Let's move on to Brian H's question. He mentions an article he recently read that highlights the difference between a money market account at a bank and a money market fund at a brokerage. We discussed this topic on our previous SVB show. Are both options suitable for an emergency fund? Great!
Brian's question revolves around the confusion caused by the one-word difference between "money market account" and "money market fund." That one word can make a significant difference. When people talk about cash savings and high-yield savings accounts, they often refer to opening a high-yield savings account listed on websites like bankrate.com. In most cases, these high-yield options are money market accounts. They offer readily available cash that is fully liquid. Some well-known examples are Capital One, Marcus, and Ally. These accounts are covered by FDIC insurance, provided the bank is an FDIC member. You can verify a bank's FDIC membership at fdic.gov. With an FDIC-insured money market account, your cash deposits are protected by the federal government's full faith and credit, up to insurable limits. The limit is $250,000 for single depositors and $500,000 for joint depositors.
Now, let's discuss the other investment option that has gained popularity with rising interest rates. I apologize for my previous error; the correct website to check FDIC membership is indeed fdic.gov. Money market mutual funds are investment vehicles or mutual funds that invest in cash and cash equivalents. Cash equivalents include short-term government debt issues, treasury bills, and certificates of deposit. Since they are investment accounts, they can potentially yield slightly higher returns. However, it's important to note that money market mutual funds are subject to potential loss of principal, although reputable companies like Fidelity, Vanguard, and Schwab work diligently to mitigate risks. You can examine the composition of the specific money market mutual fund you hold to assess its liquidity. Reputable funds generally hold a significant portion of fixed income dated less than 30 days, ensuring liquidity. While money market mutual funds strive to maintain a stable value of $1 per share, significant market events can cause fluctuations. Nonetheless, these funds aim to be as secure and stable as money market accounts.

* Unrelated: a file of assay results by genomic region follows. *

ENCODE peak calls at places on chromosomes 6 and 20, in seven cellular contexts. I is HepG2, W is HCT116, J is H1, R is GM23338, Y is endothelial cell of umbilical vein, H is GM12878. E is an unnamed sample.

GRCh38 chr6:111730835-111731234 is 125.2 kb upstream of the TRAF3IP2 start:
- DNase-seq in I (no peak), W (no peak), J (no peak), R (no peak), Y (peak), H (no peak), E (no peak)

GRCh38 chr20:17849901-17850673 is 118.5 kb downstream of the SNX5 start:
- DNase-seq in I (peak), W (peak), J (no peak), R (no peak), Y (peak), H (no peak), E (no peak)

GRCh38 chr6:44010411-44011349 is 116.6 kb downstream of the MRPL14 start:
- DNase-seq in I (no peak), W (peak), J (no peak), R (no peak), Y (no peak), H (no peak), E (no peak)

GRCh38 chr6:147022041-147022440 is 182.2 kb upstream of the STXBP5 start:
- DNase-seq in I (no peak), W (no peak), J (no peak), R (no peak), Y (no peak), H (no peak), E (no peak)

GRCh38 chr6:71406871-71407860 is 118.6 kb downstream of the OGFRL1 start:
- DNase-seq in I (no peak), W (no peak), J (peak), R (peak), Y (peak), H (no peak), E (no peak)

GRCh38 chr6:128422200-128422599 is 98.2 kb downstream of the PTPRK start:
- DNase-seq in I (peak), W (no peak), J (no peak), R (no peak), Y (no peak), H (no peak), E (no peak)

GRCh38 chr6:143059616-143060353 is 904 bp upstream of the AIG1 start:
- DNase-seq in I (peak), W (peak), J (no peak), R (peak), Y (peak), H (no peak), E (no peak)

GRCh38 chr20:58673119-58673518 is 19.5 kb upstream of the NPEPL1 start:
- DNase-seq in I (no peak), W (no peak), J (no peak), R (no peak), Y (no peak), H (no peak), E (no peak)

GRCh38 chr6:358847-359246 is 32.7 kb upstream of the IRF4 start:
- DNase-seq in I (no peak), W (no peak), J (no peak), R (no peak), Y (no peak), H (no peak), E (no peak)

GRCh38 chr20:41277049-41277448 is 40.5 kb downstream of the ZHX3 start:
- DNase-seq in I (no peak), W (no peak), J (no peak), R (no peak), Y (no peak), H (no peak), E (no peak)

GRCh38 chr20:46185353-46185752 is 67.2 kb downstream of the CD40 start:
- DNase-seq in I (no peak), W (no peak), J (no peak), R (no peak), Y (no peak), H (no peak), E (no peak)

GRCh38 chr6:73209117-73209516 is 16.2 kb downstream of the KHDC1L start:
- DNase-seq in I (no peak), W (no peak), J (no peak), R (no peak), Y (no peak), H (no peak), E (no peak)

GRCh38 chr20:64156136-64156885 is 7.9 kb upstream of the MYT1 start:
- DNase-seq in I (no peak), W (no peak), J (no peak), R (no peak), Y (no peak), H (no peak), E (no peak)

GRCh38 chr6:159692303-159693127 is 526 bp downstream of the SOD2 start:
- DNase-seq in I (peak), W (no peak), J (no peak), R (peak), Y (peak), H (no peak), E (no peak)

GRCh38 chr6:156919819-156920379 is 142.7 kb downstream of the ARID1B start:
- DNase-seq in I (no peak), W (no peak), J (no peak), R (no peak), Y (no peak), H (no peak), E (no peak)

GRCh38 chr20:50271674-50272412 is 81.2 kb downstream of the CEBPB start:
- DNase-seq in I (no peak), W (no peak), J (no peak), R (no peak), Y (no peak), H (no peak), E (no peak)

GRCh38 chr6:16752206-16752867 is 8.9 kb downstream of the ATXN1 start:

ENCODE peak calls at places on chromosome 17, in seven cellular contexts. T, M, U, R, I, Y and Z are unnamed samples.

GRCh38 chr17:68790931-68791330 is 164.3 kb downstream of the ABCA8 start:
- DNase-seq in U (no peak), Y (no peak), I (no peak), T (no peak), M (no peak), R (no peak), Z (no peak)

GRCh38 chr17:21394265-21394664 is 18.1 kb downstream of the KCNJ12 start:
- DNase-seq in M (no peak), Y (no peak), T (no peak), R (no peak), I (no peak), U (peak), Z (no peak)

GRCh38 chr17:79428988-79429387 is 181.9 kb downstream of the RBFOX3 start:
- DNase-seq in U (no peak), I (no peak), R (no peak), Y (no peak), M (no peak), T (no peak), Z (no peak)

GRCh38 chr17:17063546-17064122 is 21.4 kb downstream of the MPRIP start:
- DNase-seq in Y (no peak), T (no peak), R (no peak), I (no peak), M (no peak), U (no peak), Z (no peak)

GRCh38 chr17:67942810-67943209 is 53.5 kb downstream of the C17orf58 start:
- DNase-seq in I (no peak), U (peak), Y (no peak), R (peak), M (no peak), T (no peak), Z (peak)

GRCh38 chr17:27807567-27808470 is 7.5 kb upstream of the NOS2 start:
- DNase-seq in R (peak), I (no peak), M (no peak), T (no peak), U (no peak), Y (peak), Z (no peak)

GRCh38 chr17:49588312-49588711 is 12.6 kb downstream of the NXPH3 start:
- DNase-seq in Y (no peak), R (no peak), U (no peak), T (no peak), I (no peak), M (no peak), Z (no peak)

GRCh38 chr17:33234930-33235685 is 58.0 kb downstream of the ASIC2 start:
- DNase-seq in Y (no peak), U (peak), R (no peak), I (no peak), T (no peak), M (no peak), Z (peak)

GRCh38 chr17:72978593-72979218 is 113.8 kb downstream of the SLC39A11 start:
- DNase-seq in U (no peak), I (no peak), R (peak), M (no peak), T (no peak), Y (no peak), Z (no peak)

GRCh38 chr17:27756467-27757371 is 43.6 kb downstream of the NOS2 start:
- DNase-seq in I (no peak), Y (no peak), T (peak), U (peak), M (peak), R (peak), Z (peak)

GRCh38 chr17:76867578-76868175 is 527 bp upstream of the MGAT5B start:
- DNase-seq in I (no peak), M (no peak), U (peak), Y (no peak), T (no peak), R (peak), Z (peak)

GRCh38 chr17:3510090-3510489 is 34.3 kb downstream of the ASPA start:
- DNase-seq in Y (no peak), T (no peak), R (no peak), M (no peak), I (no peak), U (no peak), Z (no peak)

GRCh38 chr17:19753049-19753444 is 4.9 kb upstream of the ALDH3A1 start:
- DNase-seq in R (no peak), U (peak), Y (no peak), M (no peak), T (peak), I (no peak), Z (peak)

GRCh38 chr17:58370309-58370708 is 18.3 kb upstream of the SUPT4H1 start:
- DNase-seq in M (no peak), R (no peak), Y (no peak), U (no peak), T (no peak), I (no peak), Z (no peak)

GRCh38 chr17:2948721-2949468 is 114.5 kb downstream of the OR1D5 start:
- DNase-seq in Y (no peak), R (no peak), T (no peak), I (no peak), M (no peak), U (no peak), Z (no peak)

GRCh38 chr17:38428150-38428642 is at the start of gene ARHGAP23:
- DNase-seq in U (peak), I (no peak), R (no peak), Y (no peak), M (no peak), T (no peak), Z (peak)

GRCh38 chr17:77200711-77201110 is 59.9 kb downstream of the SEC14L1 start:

To clarify, money market accounts and money market mutual funds are not covered by the same insurance. Money market accounts are FDIC-insured, while money market mutual funds are protected by SIPC insurance. SIPC provides coverage against malfeasance or fraud by the investment company, such as Fidelity, for up to $500,000 of security value. However, large brokerages often acquire additional SIPC coverage to offer their customers more protection, especially for accounts holding millions of dollars. Therefore, both money market accounts and money market mutual funds are acceptable choices for parking your emergency reserves, but it's crucial to understand their differences and associated risks. Personally, I employ a two-account system: a high-yield money market mutual fund for my emergency fund and a traditional brick-and-mortar checking account for day-to-day transactions. I maintain a link between the two accounts for easy transfers, which works well for me.
Remember to approach these options with full awareness of the risks involved and ensure your comfort level before allocating your funds. Either choice can serve as a suitable holding place for emergency reserves. For more information, check out our free resources here